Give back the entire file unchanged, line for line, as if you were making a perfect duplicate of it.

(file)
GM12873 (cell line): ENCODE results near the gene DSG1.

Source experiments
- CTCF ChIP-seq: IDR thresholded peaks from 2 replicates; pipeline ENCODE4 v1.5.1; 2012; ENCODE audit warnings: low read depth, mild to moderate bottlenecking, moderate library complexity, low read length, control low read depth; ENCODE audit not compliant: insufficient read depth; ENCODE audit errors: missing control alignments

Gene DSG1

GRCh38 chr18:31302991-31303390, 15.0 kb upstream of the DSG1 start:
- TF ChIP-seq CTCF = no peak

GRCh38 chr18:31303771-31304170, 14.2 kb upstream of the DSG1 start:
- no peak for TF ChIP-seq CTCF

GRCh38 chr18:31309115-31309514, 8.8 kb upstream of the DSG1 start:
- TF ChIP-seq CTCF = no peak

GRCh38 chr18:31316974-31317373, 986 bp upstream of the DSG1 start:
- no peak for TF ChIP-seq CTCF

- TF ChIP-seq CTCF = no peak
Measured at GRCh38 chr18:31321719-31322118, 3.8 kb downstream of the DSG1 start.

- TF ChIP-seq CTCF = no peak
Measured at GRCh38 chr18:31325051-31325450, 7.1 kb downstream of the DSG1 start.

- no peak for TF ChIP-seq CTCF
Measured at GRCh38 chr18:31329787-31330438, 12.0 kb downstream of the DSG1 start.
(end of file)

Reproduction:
GM12873 (cell line): ENCODE results near the gene DSG1.

Source experiments
- CTCF ChIP-seq: IDR thresholded peaks from 2 replicates; pipeline ENCODE4 v1.5.1; 2012; ENCODE audit warnings: low read depth, mild to moderate bottlenecking, moderate library complexity, low read length, control low read depth; ENCODE audit not compliant: insufficient read depth; ENCODE audit errors: missing control alignments

Gene DSG1

GRCh38 chr18:31302991-31303390, 15.0 kb upstream of the DSG1 start:
- TF ChIP-seq CTCF = no peak

GRCh38 chr18:31303771-31304170, 14.2 kb upstream of the DSG1 start:
- no peak for TF ChIP-seq CTCF

GRCh38 chr18:31309115-31309514, 8.8 kb upstream of the DSG1 start:
- TF ChIP-seq CTCF = no peak

GRCh38 chr18:31316974-31317373, 986 bp upstream of the DSG1 start:
- no peak for TF ChIP-seq CTCF

- TF ChIP-seq CTCF = no peak
Measured at GRCh38 chr18:31321719-31322118, 3.8 kb downstream of the DSG1 start.

- TF ChIP-seq CTCF = no peak
Measured at GRCh38 chr18:31325051-31325450, 7.1 kb downstream of the DSG1 start.

- no peak for TF ChIP-seq CTCF
Measured at GRCh38 chr18:31329787-31330438, 12.0 kb downstream of the DSG1 start.